Wednesday, January 12, 2011

Is it ever okay to experiment on people if they know the risks and the risks are low?

I watched a movie the other day called Extreme Measures.  *movie spoiler alert*  A famous doctor was taking homeless people and performing experiments on them to find a procedure to allow parapalegics to walk again.  The ethical delimna was whether he should sacrifice these few homeless people in order to help thousands of people who are unable to walk.

It made me think about the issue.  Science sacrifices animals all the time to determine if a medicine or medical procedure is safe and can then be used on humans.  The animals cannot be asked if they wish to be part of the experiments.  But humans can.  The doctor in the movie was obviously wrong in using people without their knowledge.  In the movie, he states that he is rather old and doesn't have time to wait years for experiments on rats and monkeys.

Is it ever okay to experiment on people when the odds of survival are slim to none?

Obviously, taking people, homeless or not, is unethical.  But what if you asked for volunteers?  If you spelled everything out to people and showed them the risks and benefits, to them and humanity, would that be okay?  I am of the mind that if people are in control of their mental faculties, they can make any decision they wish.  If someone asks for volunteers and someone steps forward, they can all sign the appropriate paperwork (and maybe be overseen by a 'oversight committee') then the doctor and volunteer can proceed.  I can imagine there would be a few people who would want to do this.  There are always a few individuals who will volunteer for anything.  But would they get the right kind of people?  Would they get volunteers who fit the criteria they needed?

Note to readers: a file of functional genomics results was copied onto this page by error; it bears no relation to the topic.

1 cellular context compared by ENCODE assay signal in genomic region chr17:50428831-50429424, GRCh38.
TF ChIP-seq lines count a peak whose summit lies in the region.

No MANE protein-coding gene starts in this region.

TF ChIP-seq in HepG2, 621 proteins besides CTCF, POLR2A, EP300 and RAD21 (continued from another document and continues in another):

But what if they can't get enough volunteers?  Maybe the odds of success are too low.  Would it be okay to pay for volunteers?  If people were offered a substantial amount of money, would it be appropriate?  I can certainly see more volunteers stepping forward.  Money can be a strong motivator.  And even if the odds of success are low, the money could be given to their family.  If the volunteer was of sound mind, would this be okay?

I am of the opinion, that if someone is capable of making decisions for themselves, then they can volunteer for any and all procedures that are offered.  But money should probably not enter the equation (maybe living expenses?).  It makes the reasons for volunteering more difficult to ascertain.  And I like the idea of an oversight committee.  A group of medical professionals (and laypersons?) who make sure that what the scientist/doctor is doing needs volunteers and that the volunteers are not being coerced.

The needs of the many outweight the needs of the few, or the one.  As long as that one understands the risks involved.

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